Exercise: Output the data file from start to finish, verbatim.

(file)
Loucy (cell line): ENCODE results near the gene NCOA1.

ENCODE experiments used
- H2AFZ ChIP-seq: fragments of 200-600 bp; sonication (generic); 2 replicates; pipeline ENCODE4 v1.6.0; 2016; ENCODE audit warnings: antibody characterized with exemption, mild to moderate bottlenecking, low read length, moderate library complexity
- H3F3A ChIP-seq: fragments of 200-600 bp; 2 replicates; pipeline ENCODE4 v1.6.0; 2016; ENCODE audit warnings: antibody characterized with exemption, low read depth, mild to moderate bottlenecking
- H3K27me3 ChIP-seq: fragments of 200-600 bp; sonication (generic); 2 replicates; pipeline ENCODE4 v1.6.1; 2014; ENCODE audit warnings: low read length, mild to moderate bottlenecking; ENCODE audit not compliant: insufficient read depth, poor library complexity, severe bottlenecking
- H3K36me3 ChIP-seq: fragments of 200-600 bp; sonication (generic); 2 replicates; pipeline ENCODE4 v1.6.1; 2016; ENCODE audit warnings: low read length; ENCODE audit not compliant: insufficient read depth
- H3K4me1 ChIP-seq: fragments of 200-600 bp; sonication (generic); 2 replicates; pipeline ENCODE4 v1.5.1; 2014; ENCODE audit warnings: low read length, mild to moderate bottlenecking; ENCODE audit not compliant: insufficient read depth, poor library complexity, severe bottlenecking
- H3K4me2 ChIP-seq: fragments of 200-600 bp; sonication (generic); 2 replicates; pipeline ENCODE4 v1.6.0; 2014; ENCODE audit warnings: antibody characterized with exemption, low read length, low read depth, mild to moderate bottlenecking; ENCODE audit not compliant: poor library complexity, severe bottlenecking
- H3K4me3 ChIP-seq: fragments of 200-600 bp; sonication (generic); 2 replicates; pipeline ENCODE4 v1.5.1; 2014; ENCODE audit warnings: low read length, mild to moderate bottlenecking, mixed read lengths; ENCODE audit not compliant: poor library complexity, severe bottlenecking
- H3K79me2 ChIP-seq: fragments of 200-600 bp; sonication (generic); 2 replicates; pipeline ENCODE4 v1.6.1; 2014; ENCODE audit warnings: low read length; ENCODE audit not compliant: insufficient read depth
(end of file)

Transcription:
Loucy (cell line): ENCODE results near the gene NCOA1.

ENCODE experiments used
- H2AFZ ChIP-seq: fragments of 200-600 bp; sonication (generic); 2 replicates; pipeline ENCODE4 v1.6.0; 2016; ENCODE audit warnings: antibody characterized with exemption, mild to moderate bottlenecking, low read length, moderate library complexity
- H3F3A ChIP-seq: fragments of 200-600 bp; 2 replicates; pipeline ENCODE4 v1.6.0; 2016; ENCODE audit warnings: antibody characterized with exemption, low read depth, mild to moderate bottlenecking
- H3K27me3 ChIP-seq: fragments of 200-600 bp; sonication (generic); 2 replicates; pipeline ENCODE4 v1.6.1; 2014; ENCODE audit warnings: low read length, mild to moderate bottlenecking; ENCODE audit not compliant: insufficient read depth, poor library complexity, severe bottlenecking
- H3K36me3 ChIP-seq: fragments of 200-600 bp; sonication (generic); 2 replicates; pipeline ENCODE4 v1.6.1; 2016; ENCODE audit warnings: low read length; ENCODE audit not compliant: insufficient read depth
- H3K4me1 ChIP-seq: fragments of 200-600 bp; sonication (generic); 2 replicates; pipeline ENCODE4 v1.5.1; 2014; ENCODE audit warnings: low read length, mild to moderate bottlenecking; ENCODE audit not compliant: insufficient read depth, poor library complexity, severe bottlenecking
- H3K4me2 ChIP-seq: fragments of 200-600 bp; sonication (generic); 2 replicates; pipeline ENCODE4 v1.6.0; 2014; ENCODE audit warnings: antibody characterized with exemption, low read length, low read depth, mild to moderate bottlenecking; ENCODE audit not compliant: poor library complexity, severe bottlenecking
- H3K4me3 ChIP-seq: fragments of 200-600 bp; sonication (generic); 2 replicates; pipeline ENCODE4 v1.5.1; 2014; ENCODE audit warnings: low read length, mild to moderate bottlenecking, mixed read lengths; ENCODE audit not compliant: poor library complexity, severe bottlenecking
- H3K79me2 ChIP-seq: fragments of 200-600 bp; sonication (generic); 2 replicates; pipeline ENCODE4 v1.6.1; 2014; ENCODE audit warnings: low read length; ENCODE audit not compliant: insufficient read depth